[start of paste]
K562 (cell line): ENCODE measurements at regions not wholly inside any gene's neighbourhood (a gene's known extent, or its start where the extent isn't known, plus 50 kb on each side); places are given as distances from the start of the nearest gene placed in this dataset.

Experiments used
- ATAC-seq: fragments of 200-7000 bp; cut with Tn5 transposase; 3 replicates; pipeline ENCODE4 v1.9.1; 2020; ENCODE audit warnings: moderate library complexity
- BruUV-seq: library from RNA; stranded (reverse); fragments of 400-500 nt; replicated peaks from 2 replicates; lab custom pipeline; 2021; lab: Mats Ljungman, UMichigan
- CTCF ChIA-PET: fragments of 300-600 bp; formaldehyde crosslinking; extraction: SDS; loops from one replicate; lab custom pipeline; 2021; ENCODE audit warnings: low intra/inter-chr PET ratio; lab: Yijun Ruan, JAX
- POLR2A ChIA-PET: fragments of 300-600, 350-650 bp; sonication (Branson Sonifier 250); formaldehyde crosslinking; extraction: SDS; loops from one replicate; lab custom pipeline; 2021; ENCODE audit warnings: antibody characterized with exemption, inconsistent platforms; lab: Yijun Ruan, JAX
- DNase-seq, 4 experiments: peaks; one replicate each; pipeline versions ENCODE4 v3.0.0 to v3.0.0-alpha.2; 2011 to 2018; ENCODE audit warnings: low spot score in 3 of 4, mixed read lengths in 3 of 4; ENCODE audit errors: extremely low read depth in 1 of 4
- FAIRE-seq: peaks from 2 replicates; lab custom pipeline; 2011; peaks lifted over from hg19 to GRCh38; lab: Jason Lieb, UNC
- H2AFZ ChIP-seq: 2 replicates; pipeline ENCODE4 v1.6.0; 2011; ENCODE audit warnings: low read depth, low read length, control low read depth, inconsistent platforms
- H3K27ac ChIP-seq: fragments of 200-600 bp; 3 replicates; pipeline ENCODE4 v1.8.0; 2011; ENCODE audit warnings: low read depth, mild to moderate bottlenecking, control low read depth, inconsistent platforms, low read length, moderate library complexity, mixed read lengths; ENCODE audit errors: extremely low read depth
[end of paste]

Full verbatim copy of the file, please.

K562 (cell line): ENCODE measurements at regions not wholly inside any gene's neighbourhood (a gene's known extent, or its start where the extent isn't known, plus 50 kb on each side); places are given as distances from the start of the nearest gene placed in this dataset.

Experiments used
- ATAC-seq: fragments of 200-7000 bp; cut with Tn5 transposase; 3 replicates; pipeline ENCODE4 v1.9.1; 2020; ENCODE audit warnings: moderate library complexity
- BruUV-seq: library from RNA; stranded (reverse); fragments of 400-500 nt; replicated peaks from 2 replicates; lab custom pipeline; 2021; lab: Mats Ljungman, UMichigan
- CTCF ChIA-PET: fragments of 300-600 bp; formaldehyde crosslinking; extraction: SDS; loops from one replicate; lab custom pipeline; 2021; ENCODE audit warnings: low intra/inter-chr PET ratio; lab: Yijun Ruan, JAX
- POLR2A ChIA-PET: fragments of 300-600, 350-650 bp; sonication (Branson Sonifier 250); formaldehyde crosslinking; extraction: SDS; loops from one replicate; lab custom pipeline; 2021; ENCODE audit warnings: antibody characterized with exemption, inconsistent platforms; lab: Yijun Ruan, JAX
- DNase-seq, 4 experiments: peaks; one replicate each; pipeline versions ENCODE4 v3.0.0 to v3.0.0-alpha.2; 2011 to 2018; ENCODE audit warnings: low spot score in 3 of 4, mixed read lengths in 3 of 4; ENCODE audit errors: extremely low read depth in 1 of 4
- FAIRE-seq: peaks from 2 replicates; lab custom pipeline; 2011; peaks lifted over from hg19 to GRCh38; lab: Jason Lieb, UNC
- H2AFZ ChIP-seq: 2 replicates; pipeline ENCODE4 v1.6.0; 2011; ENCODE audit warnings: low read depth, low read length, control low read depth, inconsistent platforms
- H3K27ac ChIP-seq: fragments of 200-600 bp; 3 replicates; pipeline ENCODE4 v1.8.0; 2011; ENCODE audit warnings: low read depth, mild to moderate bottlenecking, control low read depth, inconsistent platforms, low read length, moderate library complexity, mixed read lengths; ENCODE audit errors: extremely low read depth